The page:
But they were on board with the idea of moving away from the command line - Apple's sales in those days were nothing to sneeze at. And we know that in those days, IBM was feeling the sting of being victimized by their own greed in the MS contract that allowed MS-DOS to support clones when they'd thought that had the market sewn up with PC-DOS and their machines.

So, they tried it again with the PS2/OS2 lock in. The PS2 gave us some great tech for its day. But the combo, frankly, sucked. OS2 Warp was fab - ran on clones - but you only get to screw the market so much before it moves on.

The market believed that it was IBM alone screwing them, Microsoft slipped in under the radar. Remember, in those days, Microsoft was quite the darling of the CP/M and Apple (pre-Mac and early Mac) communities. Apple and CP/M good, IBM bad. Looked like Microsoft would save us with MS-DOS.

See where that got us.

So the answer to your question seems to be what we all already know - antitrust rulings don't stifle technology, monopolies do.

(PS - Nothing personal about the sarcasm - I just get that way on this subject in general.)

Re:Microsoft and Antitrust (0)

whiledo (1515553) | more than 5 years ago | (#27624041)

You seem to have completely missed the point of the GP. They're talking about how IBM might have written their own OS for the PC originally, rather than decouple the software from the hardware and let Microsoft create and own the operating system. This decision seems to not make much sense unless you factor in worries about continuing antitrust issues which IBM had been saddled with for quite some time when the IBM PC was being developed.

Re:Microsoft and Antitrust (1)

Daengbo (523424) | more than 5 years ago | (#27625115)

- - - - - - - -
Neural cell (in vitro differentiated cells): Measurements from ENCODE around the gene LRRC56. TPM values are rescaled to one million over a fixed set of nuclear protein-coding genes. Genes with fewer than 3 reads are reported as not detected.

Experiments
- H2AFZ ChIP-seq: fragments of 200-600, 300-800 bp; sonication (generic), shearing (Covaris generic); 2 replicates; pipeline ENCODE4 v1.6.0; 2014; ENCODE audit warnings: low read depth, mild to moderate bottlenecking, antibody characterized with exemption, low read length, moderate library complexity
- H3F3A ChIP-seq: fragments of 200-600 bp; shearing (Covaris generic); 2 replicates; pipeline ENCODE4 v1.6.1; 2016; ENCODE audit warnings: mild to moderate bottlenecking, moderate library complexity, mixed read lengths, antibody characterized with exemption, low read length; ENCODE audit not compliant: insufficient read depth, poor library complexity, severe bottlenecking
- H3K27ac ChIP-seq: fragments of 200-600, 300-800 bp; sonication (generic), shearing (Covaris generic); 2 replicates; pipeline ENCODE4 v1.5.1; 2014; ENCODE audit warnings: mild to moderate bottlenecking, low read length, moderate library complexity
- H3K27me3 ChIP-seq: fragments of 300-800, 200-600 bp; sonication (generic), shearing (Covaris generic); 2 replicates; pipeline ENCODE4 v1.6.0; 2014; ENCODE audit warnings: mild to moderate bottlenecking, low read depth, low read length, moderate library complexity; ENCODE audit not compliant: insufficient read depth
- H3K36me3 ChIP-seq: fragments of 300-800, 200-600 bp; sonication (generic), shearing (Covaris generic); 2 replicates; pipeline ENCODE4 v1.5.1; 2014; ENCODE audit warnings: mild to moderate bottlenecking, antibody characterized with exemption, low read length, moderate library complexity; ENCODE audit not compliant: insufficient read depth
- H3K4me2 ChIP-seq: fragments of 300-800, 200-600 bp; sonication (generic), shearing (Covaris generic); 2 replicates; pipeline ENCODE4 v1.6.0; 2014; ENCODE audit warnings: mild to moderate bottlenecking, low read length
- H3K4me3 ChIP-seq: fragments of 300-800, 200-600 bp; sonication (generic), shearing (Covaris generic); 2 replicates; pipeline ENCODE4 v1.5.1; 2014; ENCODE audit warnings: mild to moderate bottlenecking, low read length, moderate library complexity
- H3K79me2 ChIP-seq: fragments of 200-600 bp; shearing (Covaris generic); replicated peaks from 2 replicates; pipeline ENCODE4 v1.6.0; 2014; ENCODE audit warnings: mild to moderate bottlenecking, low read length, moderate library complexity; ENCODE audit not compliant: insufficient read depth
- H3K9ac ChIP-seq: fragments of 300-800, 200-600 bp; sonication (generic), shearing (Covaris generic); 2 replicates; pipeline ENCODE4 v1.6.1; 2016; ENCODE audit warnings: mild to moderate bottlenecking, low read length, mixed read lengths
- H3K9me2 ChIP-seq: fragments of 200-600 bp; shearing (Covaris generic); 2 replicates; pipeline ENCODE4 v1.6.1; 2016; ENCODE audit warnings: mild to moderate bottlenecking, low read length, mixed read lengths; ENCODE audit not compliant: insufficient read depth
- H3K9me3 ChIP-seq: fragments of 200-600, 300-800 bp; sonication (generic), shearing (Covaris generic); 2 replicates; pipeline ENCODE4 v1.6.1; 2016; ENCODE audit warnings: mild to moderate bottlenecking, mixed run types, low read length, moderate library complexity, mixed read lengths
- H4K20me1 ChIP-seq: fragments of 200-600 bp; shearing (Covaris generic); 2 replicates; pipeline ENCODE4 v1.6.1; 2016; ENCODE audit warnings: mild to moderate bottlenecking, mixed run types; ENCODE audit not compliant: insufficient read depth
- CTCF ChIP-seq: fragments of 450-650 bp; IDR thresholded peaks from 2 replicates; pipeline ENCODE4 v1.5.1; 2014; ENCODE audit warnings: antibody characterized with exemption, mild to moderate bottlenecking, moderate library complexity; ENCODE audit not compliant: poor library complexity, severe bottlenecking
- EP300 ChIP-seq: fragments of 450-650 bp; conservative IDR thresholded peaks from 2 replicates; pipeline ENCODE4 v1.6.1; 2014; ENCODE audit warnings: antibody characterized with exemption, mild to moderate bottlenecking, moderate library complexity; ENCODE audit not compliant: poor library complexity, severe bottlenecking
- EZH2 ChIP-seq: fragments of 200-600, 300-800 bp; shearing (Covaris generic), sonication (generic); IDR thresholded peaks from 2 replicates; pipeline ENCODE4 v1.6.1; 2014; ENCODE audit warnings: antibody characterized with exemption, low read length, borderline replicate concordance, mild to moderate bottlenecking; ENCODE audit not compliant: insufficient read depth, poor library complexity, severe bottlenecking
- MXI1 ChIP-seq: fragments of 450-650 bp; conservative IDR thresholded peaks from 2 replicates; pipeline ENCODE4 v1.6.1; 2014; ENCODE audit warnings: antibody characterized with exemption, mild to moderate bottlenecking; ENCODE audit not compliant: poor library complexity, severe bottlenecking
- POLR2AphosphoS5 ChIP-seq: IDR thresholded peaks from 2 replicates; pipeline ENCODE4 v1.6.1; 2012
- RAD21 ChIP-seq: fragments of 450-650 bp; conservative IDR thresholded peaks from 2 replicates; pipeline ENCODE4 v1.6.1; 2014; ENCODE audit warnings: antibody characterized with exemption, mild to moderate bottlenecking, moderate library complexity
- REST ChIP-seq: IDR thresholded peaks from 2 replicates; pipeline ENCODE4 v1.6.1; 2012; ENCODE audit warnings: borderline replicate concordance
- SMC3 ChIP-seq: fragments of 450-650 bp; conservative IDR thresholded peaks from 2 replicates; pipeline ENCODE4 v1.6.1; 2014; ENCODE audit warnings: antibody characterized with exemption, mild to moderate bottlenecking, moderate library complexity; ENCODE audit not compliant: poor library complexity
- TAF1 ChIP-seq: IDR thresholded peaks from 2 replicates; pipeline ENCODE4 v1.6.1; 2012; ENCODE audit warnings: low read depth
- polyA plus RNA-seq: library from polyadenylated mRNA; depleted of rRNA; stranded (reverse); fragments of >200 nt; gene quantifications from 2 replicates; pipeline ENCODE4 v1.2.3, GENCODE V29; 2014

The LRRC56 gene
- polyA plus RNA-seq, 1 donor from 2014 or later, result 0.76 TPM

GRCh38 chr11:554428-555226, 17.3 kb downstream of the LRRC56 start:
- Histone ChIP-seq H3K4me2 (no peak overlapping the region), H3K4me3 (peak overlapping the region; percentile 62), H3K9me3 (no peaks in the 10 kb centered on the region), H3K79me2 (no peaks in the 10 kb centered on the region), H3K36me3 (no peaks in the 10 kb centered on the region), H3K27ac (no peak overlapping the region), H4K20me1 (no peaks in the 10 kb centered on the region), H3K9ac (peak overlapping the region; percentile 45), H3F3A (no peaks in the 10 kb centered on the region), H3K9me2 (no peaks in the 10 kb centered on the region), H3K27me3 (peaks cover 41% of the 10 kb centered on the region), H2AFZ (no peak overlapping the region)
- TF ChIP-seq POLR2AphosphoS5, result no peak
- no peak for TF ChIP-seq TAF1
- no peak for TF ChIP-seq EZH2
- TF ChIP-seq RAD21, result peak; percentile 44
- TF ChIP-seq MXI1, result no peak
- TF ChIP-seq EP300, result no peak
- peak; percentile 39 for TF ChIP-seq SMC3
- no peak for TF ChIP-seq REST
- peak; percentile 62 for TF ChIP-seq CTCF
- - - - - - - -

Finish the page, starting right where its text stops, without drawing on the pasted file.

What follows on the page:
earlymon may have missed the point, but the point was absurd since IBM outsource to get to market early, not to avoid anti-trust problems.

Re:Microsoft and Antitrust (1)

earlymon (1116185) | more than 5 years ago | (#27625461)

You are correct - moreso, as basically, the entire 5150 was outsourced - see http://www.tmworld.com/article/CA187350.html [tmworld.com]

I think that they got the keyboard wrong - I recall that IBM bought out the company that came up with those beasts, as it was going nowhere with that monster.

Re:Microsoft and Antitrust (1)

colinrichardday (768814) | more than 5 years ago | (#27627809)

So IBM would have outsourced even without antitrust? OK. I believe that earlymon understood me.

Re:Microsoft and Antitrust (1)

earlymon (1116185) | more than 5 years ago | (#27625705)

Maybe you're right about me, but I don't think so. You're incorrect about the driving force to use Microsoft (kindly see Daengbo's and my follow-on comments, above).

I was trying to give the GP the benefit of the doubt - so I used PC as a generic term, and asked myself which PC-type machine was actually designed by IBM in those days rather than simply integrated - and as I recall, that was the PS/2. In those days, the only thing "protectable" or proprietary, really, about the IBM-PC was its BIOS - hence the ease of COMPAQ, Zenith and others developing the clone market. The PS/2 changed all of that for IBM - it used the proprietary microchannel architecture - http://www.cedmagic.com/history/ibm-ps2-1987.html [cedmagic.com]

And as it turned out, they did end up having to develop the OS for the machine they ended up having to develop - the PS/2.